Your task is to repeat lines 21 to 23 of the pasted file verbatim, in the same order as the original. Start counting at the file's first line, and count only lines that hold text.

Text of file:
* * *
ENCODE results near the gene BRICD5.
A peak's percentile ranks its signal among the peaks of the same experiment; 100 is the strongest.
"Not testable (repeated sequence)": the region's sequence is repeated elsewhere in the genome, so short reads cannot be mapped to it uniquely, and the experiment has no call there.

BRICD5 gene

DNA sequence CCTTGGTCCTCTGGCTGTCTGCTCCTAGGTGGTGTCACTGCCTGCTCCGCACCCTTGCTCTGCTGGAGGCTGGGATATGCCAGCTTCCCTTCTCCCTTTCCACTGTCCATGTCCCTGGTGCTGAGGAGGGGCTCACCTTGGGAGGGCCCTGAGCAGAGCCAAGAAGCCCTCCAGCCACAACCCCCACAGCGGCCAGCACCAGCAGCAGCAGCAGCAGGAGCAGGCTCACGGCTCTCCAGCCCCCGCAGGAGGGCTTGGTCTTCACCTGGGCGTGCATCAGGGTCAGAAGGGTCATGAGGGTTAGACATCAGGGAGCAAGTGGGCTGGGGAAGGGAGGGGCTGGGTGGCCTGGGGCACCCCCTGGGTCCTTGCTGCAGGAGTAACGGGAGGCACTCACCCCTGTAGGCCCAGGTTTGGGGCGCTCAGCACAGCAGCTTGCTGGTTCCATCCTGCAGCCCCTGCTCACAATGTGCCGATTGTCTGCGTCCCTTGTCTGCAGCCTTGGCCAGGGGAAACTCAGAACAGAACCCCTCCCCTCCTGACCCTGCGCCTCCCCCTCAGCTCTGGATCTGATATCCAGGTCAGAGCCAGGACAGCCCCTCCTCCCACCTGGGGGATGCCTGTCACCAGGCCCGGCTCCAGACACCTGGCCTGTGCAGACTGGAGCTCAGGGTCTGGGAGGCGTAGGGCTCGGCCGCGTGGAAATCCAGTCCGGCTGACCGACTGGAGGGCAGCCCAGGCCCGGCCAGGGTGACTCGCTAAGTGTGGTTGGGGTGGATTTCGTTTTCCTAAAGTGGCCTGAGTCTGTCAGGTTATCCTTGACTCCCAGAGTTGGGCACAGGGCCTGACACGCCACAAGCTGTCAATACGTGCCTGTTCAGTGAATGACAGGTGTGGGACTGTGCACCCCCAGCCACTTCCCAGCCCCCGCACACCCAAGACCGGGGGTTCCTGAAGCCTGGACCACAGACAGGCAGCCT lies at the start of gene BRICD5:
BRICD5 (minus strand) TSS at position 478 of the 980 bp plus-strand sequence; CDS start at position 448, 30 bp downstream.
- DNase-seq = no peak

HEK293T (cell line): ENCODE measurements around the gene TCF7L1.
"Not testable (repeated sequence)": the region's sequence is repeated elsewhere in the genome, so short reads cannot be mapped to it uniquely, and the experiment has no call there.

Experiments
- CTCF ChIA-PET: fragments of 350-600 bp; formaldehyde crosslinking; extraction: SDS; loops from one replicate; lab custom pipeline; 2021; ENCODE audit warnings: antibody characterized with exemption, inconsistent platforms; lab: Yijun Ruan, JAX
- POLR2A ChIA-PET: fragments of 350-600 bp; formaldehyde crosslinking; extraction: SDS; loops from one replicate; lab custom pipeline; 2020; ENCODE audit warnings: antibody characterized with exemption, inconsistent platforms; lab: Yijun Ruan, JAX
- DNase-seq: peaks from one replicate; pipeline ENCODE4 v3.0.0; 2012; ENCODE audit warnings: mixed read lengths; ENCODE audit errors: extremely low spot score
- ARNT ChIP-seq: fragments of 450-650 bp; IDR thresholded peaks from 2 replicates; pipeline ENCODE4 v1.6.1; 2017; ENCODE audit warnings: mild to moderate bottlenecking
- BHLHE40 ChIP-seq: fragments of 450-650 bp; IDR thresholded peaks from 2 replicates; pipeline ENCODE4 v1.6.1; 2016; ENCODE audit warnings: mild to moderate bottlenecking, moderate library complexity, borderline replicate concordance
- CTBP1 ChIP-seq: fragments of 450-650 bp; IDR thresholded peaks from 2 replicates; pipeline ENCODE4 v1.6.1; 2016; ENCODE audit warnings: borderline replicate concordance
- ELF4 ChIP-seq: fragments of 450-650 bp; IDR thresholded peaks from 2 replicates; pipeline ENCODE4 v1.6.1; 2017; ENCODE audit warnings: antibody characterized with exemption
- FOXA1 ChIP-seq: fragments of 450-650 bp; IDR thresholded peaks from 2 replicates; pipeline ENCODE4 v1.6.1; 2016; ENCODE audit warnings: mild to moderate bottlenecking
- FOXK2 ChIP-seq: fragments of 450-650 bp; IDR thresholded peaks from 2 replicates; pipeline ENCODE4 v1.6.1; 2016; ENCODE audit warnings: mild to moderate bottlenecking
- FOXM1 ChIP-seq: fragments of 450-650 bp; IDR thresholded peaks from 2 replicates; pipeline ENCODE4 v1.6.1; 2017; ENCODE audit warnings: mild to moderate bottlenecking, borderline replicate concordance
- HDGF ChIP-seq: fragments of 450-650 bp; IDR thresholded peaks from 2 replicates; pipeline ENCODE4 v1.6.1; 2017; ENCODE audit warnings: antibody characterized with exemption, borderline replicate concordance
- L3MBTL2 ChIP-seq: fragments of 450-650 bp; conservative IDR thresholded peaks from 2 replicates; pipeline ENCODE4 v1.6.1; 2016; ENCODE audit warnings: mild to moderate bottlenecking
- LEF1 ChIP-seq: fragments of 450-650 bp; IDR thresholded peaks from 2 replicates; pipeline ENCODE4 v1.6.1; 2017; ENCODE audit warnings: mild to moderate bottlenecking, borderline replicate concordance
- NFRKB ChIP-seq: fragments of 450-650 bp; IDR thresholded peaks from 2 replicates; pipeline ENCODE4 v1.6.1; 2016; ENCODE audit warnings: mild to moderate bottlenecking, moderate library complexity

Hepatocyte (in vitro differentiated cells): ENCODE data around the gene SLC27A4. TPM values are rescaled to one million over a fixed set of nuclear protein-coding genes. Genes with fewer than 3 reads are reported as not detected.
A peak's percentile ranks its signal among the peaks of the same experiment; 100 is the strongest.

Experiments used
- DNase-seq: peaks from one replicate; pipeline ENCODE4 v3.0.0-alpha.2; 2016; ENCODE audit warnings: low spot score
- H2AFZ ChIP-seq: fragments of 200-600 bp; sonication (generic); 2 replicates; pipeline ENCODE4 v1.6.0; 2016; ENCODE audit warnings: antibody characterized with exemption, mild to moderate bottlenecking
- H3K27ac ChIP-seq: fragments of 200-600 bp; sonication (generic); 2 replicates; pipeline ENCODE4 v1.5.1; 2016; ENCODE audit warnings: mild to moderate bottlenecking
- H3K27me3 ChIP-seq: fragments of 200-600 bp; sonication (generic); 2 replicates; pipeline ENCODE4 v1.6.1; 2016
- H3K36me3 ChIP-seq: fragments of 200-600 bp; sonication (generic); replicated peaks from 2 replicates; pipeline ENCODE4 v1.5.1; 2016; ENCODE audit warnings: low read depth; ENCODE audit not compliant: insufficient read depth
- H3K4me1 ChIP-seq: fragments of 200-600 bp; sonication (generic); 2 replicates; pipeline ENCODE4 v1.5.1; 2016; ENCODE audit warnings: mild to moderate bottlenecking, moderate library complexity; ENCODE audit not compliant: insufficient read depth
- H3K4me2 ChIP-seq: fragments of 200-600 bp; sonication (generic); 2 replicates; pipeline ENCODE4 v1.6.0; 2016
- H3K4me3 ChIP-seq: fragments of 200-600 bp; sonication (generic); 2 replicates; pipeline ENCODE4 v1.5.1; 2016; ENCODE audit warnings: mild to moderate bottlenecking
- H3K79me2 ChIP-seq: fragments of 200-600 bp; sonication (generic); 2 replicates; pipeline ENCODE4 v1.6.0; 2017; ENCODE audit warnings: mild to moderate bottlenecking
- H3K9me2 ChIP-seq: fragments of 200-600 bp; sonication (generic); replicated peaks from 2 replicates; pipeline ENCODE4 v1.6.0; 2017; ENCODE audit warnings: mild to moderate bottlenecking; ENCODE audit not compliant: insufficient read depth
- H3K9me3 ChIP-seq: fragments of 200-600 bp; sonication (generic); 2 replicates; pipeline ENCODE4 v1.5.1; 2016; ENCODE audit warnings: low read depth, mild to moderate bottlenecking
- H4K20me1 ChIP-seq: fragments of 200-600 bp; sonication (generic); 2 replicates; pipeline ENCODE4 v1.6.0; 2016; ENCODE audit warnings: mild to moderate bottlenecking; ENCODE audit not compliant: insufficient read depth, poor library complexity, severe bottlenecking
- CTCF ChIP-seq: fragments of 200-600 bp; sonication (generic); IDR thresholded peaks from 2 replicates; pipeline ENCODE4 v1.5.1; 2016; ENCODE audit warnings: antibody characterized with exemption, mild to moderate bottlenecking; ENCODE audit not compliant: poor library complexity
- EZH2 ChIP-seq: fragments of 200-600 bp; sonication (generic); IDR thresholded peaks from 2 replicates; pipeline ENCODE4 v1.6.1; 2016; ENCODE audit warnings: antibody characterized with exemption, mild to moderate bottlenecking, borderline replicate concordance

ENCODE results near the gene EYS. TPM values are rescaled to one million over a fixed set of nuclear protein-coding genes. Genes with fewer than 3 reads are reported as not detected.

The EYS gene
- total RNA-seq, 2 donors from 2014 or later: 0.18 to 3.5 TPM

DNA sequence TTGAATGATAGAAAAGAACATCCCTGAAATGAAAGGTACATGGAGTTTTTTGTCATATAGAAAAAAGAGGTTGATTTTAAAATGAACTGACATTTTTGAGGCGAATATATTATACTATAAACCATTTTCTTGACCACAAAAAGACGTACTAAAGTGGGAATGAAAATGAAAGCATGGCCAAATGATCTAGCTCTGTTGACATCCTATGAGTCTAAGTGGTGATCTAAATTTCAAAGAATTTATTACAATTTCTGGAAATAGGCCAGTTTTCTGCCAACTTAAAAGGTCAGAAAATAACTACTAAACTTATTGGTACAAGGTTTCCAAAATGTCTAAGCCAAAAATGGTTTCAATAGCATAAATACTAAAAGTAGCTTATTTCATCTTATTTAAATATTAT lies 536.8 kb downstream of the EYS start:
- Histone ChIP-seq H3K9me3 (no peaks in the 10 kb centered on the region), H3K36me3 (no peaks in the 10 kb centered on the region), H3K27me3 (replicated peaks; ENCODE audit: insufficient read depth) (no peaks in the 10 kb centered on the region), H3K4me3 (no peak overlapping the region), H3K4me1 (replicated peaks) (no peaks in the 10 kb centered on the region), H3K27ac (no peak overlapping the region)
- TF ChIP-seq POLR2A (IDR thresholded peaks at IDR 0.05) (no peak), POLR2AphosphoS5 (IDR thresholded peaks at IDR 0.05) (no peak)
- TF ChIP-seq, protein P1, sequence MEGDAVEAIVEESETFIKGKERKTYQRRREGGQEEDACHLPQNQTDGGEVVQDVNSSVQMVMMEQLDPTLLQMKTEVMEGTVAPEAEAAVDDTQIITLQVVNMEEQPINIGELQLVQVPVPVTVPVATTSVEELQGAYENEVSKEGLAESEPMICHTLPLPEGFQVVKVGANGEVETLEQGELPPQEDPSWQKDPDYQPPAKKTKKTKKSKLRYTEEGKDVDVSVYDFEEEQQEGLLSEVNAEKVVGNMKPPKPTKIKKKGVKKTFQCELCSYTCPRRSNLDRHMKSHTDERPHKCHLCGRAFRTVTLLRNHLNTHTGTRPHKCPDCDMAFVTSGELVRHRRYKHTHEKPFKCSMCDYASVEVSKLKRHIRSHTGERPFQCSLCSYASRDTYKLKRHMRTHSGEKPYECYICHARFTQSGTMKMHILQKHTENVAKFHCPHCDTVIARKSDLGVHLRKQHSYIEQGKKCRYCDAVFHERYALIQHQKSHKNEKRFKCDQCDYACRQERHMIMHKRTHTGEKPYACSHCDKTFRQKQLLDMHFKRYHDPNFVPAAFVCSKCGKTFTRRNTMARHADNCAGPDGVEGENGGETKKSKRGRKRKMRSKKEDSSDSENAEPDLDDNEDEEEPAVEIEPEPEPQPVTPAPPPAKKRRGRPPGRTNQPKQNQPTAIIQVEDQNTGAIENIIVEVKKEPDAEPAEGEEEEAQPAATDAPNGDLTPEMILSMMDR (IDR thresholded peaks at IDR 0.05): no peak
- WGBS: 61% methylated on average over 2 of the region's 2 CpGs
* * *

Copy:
- HDGF ChIP-seq: fragments of 450-650 bp; IDR thresholded peaks from 2 replicates; pipeline ENCODE4 v1.6.1; 2017; ENCODE audit warnings: antibody characterized with exemption, borderline replicate concordance
- L3MBTL2 ChIP-seq: fragments of 450-650 bp; conservative IDR thresholded peaks from 2 replicates; pipeline ENCODE4 v1.6.1; 2016; ENCODE audit warnings: mild to moderate bottlenecking
- LEF1 ChIP-seq: fragments of 450-650 bp; IDR thresholded peaks from 2 replicates; pipeline ENCODE4 v1.6.1; 2017; ENCODE audit warnings: mild to moderate bottlenecking, borderline replicate concordance